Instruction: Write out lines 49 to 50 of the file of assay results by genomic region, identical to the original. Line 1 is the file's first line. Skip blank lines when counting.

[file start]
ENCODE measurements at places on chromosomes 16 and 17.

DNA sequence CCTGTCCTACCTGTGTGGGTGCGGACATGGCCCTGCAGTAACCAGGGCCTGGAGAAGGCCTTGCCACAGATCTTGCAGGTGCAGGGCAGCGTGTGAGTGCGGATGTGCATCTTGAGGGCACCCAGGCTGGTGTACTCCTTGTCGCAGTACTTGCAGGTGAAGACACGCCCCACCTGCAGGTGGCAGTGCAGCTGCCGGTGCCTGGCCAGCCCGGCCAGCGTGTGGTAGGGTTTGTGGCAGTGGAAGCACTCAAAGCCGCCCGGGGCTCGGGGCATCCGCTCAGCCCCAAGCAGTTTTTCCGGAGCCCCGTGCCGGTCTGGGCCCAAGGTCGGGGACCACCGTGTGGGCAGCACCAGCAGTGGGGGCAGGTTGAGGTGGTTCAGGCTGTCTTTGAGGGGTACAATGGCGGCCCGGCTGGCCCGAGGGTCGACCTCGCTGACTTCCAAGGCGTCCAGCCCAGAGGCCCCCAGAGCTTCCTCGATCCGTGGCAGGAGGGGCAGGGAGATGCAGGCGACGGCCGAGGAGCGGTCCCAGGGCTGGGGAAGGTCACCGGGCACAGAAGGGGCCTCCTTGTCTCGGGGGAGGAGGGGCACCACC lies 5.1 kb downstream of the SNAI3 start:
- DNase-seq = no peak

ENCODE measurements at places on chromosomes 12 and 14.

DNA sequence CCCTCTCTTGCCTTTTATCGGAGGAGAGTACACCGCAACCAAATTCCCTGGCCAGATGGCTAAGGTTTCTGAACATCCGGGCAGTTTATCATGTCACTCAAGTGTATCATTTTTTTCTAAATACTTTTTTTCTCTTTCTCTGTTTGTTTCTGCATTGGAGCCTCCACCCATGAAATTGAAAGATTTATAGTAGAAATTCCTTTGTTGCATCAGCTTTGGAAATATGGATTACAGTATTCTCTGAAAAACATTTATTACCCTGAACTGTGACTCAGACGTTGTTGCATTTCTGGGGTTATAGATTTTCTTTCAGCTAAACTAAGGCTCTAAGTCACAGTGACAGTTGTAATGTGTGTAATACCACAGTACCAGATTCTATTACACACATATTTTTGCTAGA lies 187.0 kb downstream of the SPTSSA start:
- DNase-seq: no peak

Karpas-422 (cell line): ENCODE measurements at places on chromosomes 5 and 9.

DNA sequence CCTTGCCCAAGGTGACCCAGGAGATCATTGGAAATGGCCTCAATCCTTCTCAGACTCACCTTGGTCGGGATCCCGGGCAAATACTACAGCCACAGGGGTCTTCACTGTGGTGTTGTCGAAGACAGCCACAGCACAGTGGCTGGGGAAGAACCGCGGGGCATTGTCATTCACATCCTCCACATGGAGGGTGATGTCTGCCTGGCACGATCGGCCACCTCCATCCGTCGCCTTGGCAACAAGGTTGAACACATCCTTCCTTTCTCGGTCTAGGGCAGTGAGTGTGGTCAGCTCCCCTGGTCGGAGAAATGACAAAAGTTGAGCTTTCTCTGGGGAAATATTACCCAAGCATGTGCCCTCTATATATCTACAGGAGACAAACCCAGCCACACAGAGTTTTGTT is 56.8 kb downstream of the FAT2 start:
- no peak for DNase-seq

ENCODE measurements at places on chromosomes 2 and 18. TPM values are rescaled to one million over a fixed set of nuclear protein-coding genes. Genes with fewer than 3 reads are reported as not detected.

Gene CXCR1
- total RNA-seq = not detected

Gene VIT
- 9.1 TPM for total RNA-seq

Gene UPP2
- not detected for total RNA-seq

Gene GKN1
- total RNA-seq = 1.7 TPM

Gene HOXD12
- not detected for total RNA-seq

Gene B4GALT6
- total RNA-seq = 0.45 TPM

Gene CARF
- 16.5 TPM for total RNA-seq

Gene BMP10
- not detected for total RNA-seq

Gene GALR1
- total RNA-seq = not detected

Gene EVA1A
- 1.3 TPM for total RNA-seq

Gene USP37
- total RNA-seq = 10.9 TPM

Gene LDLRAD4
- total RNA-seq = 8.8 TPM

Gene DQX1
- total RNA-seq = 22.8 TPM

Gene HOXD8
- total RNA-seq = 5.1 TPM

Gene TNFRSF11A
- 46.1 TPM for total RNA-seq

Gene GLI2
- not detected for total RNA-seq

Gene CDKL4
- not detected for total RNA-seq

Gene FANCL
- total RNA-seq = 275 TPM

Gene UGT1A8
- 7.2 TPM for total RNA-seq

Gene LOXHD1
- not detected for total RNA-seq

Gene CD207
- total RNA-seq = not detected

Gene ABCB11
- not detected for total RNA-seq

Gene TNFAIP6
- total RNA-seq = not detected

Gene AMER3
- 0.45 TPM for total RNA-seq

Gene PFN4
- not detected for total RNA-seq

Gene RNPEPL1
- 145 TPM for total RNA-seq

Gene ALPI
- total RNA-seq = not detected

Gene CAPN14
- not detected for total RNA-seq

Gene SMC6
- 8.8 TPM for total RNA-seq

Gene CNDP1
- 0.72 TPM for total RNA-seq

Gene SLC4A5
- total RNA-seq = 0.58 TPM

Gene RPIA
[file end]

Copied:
Gene LOXHD1
- not detected for total RNA-seq